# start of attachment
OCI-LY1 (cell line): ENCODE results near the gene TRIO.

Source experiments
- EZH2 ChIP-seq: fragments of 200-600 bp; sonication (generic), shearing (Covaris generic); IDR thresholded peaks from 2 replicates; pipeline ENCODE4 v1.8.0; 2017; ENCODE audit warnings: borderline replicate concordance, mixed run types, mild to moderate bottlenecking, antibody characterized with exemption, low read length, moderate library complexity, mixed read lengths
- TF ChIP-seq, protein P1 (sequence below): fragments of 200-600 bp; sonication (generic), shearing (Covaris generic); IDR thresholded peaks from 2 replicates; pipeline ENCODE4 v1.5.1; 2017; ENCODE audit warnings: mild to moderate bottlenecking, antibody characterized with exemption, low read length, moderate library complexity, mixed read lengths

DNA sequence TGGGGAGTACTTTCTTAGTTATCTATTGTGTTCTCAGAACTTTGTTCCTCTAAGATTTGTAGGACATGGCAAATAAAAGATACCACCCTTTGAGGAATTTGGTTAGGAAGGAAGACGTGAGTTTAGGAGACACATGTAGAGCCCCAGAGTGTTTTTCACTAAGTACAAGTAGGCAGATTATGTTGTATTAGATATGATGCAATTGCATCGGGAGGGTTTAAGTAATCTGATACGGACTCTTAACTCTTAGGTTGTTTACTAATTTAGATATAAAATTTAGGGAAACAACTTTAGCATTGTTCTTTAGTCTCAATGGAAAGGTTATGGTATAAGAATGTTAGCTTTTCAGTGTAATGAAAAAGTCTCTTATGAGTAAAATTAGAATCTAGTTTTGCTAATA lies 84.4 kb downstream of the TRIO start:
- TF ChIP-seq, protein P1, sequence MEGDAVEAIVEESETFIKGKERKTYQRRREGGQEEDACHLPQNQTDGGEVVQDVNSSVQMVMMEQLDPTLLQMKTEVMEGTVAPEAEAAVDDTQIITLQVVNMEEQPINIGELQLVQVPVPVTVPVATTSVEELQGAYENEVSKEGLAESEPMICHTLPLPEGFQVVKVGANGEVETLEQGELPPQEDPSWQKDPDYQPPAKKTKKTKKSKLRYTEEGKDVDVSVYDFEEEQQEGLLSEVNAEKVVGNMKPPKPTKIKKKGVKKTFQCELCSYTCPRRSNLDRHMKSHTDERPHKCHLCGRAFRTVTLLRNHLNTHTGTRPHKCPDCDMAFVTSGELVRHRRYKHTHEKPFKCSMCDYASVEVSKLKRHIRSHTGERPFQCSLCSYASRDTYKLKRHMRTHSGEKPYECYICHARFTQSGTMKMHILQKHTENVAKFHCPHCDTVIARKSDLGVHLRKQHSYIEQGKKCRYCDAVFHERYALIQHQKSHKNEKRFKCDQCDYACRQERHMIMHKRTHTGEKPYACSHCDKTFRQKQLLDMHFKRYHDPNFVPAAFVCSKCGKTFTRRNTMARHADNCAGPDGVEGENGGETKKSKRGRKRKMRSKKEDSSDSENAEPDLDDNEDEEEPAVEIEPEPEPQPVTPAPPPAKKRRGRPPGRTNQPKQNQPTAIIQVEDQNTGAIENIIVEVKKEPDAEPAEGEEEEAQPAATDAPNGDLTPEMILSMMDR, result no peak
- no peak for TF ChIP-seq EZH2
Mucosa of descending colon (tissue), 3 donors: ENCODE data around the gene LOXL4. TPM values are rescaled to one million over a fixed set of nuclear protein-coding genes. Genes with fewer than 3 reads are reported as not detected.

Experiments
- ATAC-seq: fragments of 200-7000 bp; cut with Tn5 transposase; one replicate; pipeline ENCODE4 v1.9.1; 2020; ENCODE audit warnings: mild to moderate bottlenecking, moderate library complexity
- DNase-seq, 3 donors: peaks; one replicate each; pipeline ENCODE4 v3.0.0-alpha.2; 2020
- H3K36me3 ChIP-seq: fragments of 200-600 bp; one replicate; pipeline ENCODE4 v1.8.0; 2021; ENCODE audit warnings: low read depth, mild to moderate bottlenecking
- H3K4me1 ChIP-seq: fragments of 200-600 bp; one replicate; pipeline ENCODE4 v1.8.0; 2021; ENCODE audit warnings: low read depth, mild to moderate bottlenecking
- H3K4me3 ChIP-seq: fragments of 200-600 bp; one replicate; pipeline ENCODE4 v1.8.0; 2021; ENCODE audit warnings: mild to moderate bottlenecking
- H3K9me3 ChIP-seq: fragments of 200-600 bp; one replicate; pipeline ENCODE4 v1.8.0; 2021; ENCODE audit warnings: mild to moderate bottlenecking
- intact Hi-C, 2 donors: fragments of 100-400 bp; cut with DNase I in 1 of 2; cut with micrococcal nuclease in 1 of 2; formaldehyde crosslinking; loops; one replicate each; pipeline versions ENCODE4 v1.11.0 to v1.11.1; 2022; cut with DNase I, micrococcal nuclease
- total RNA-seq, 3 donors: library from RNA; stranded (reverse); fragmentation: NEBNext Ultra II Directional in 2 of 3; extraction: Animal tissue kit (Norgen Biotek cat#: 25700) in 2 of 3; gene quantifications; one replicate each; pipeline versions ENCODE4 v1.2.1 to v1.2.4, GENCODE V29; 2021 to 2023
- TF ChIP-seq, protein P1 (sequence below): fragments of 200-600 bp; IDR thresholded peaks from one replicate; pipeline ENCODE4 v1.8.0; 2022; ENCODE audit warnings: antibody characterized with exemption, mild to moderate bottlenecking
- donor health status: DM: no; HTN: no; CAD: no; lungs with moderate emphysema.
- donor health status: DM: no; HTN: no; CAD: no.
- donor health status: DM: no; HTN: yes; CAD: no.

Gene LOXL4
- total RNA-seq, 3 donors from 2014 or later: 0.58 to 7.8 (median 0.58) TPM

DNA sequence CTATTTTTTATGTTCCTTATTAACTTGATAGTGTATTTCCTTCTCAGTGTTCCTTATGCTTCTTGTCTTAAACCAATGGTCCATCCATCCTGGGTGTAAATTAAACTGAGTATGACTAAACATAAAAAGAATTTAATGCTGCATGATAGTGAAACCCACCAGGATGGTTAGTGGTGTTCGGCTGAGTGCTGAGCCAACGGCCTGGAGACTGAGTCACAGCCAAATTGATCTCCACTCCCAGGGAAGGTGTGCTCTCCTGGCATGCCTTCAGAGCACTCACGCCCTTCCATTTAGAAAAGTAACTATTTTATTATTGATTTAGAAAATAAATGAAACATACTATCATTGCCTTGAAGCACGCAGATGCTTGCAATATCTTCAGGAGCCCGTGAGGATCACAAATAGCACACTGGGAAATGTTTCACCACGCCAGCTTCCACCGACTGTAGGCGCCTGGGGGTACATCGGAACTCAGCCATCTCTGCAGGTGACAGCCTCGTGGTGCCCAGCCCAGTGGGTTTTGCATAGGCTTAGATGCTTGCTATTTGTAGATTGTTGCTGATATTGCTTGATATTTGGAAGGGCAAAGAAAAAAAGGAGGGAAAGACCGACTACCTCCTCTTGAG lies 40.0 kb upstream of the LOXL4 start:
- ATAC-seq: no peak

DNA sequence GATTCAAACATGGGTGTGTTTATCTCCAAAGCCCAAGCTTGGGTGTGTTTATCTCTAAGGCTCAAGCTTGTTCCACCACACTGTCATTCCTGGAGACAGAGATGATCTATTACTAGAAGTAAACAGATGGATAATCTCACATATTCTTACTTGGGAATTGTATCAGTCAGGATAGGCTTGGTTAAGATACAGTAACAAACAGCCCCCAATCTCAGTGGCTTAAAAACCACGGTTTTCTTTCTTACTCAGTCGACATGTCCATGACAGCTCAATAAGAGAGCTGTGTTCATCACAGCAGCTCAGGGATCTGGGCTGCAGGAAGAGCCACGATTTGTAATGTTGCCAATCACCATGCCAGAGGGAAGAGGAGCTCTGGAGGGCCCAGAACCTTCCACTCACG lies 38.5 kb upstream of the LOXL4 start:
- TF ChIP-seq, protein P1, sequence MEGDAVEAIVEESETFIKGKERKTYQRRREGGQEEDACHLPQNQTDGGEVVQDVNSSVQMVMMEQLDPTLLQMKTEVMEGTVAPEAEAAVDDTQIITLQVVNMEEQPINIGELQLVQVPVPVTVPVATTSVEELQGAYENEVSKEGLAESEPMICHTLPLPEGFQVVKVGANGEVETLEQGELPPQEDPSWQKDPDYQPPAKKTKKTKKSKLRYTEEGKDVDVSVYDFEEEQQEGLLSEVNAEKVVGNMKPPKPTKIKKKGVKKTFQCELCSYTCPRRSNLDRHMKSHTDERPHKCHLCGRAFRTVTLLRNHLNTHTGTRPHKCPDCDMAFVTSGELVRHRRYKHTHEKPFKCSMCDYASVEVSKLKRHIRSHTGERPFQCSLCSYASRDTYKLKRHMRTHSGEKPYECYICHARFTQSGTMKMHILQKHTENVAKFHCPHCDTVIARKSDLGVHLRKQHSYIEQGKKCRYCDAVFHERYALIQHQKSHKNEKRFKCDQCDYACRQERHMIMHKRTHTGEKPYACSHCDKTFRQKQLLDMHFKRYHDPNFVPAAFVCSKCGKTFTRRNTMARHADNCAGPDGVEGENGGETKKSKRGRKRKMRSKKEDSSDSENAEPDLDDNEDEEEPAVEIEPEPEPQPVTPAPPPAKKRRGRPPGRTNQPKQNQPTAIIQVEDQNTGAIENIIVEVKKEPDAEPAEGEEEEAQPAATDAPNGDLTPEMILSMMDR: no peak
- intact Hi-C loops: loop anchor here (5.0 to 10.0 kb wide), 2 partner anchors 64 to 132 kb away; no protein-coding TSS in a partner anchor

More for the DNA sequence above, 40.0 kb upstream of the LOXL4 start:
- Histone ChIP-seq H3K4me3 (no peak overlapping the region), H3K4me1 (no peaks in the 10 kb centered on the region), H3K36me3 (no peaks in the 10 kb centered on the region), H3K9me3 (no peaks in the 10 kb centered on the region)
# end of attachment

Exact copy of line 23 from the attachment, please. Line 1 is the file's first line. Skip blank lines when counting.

- total RNA-seq, 3 donors from 2014 or later: 0.58 to 7.8 (median 0.58) TPM